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This is the third part of a three-part series that we hope will prove helpful in the RMIS selection process. Part 1 explained how moving from spreadsheets to RMIS can be beneficial and included some suggestions for determining if the switch to a RMIS might be warranted. Part 2 provided tips on researching vendors, suggestions for including stakeholders in the buying process, and thoughts on the potential for a new RMIS to solve issues that commonly exist between risk management and other departments.

(Read Part 1 and Part 2 here)

You’ve put in the research, evaluated RFPs, and interviewed vendors. After viewing demos and getting answers to questions, you’ve learned more about what makes each vendor’s technology and service unique. It seems that you’re finally closing in on selecting the RMIS that best fits the needs of your organization.

There is, of course, a lot of ground to be covered between now and the point at which the work of putting your system in place is begun. Yet it’s likely—based on first-hand experience or “horror stories” you’ve heard along the way—that you have your fair share of concerns related to implementation.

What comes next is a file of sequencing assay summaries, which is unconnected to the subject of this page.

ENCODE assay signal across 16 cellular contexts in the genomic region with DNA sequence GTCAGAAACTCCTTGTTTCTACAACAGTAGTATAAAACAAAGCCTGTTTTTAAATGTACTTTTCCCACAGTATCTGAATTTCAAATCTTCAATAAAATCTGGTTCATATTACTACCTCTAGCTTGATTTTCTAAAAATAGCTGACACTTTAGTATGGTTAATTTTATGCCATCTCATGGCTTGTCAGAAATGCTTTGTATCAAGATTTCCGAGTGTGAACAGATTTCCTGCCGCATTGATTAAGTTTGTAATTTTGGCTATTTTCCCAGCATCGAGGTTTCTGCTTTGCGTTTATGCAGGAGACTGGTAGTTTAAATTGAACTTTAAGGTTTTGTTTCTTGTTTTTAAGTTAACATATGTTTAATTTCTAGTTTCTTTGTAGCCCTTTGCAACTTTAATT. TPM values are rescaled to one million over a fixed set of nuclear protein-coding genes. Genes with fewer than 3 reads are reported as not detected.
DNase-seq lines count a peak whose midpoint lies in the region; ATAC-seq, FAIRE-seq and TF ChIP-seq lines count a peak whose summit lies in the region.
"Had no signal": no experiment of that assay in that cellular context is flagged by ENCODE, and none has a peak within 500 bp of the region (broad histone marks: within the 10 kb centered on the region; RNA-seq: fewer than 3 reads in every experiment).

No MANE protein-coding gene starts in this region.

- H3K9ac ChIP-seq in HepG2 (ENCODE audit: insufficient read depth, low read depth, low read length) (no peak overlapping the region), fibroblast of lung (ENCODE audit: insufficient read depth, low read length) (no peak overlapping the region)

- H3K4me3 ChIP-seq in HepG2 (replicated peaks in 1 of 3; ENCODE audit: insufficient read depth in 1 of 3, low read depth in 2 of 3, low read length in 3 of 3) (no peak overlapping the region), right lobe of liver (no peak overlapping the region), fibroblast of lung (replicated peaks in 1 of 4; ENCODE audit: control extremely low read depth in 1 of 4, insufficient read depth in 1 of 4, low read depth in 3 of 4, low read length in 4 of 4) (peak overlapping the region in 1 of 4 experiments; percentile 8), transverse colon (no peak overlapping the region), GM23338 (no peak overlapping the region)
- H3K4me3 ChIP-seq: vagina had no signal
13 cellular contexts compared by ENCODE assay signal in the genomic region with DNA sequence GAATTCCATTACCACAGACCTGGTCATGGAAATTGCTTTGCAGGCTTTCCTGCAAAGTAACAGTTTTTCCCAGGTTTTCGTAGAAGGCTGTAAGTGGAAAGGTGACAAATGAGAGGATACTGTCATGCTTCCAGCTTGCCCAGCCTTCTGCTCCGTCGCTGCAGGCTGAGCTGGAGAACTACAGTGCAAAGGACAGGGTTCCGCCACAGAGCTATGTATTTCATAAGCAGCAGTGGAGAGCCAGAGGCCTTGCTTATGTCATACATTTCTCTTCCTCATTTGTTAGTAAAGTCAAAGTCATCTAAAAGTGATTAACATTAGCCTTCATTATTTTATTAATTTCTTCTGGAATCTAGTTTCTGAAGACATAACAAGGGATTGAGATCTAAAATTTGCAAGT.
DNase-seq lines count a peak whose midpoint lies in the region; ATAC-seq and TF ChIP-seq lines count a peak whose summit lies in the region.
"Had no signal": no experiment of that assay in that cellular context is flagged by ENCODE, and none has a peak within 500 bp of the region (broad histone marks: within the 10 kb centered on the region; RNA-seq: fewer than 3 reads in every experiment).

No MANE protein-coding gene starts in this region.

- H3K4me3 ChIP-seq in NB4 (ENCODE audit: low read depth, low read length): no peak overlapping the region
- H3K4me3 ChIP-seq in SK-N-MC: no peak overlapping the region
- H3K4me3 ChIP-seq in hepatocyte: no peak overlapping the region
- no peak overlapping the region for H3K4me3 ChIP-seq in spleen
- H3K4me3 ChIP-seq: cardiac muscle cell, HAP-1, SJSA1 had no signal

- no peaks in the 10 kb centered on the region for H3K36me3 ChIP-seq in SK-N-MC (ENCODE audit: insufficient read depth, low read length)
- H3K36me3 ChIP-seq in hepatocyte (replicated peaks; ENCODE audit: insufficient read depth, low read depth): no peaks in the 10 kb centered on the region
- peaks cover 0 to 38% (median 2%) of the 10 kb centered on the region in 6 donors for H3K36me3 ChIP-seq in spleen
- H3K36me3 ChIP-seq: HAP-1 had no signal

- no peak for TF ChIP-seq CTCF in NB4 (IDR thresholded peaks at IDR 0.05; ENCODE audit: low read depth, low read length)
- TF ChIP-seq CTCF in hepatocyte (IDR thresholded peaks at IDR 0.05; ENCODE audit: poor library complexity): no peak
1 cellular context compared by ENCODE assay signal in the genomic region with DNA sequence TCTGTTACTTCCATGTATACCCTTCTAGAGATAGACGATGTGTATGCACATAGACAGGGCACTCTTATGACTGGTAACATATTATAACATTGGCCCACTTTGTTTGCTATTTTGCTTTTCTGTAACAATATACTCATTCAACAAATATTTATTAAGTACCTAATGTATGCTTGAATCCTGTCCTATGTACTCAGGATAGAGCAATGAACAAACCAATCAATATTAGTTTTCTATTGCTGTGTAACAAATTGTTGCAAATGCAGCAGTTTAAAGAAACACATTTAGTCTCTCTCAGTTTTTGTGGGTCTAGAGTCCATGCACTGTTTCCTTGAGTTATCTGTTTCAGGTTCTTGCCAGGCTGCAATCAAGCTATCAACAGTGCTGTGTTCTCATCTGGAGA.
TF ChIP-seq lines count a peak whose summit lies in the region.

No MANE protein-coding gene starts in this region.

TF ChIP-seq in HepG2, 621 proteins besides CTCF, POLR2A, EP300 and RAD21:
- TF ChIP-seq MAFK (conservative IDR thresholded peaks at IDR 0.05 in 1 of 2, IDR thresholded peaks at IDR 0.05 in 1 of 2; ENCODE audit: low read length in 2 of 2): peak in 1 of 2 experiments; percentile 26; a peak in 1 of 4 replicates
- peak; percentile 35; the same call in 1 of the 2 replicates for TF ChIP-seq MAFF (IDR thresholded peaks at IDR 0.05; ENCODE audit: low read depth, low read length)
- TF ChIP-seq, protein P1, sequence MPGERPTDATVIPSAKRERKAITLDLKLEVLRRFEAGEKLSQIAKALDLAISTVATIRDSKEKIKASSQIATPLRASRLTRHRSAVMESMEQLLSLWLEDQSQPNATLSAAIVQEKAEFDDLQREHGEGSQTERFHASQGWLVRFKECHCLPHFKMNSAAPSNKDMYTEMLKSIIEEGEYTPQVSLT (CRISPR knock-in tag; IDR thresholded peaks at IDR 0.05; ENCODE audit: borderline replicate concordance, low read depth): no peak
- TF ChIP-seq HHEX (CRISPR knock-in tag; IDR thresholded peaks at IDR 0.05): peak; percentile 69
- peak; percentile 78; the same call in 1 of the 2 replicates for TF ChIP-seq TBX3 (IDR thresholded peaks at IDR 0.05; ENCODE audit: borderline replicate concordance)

System implementation marks the transition from the known—however imperfect—to the unknown. Even the promise of moving to a RMIS that significantly improves the organization's ability to manage risk, insurance, and claims data is not likely to make the change completely seamless. This is where selecting the right partner can make all the difference.

Will resistance to change result in a reluctance to organizational buy-in? Could that lead to the wholesale failure to adopt the technology you’ve selected? Is there a way to prevent this resistance from occurring? And when the RMIS you’ve envisioned all along becomes the actual system that the organization depends on, how can you be sure that crucial data, screens, and reports will be available to all the users requiring them?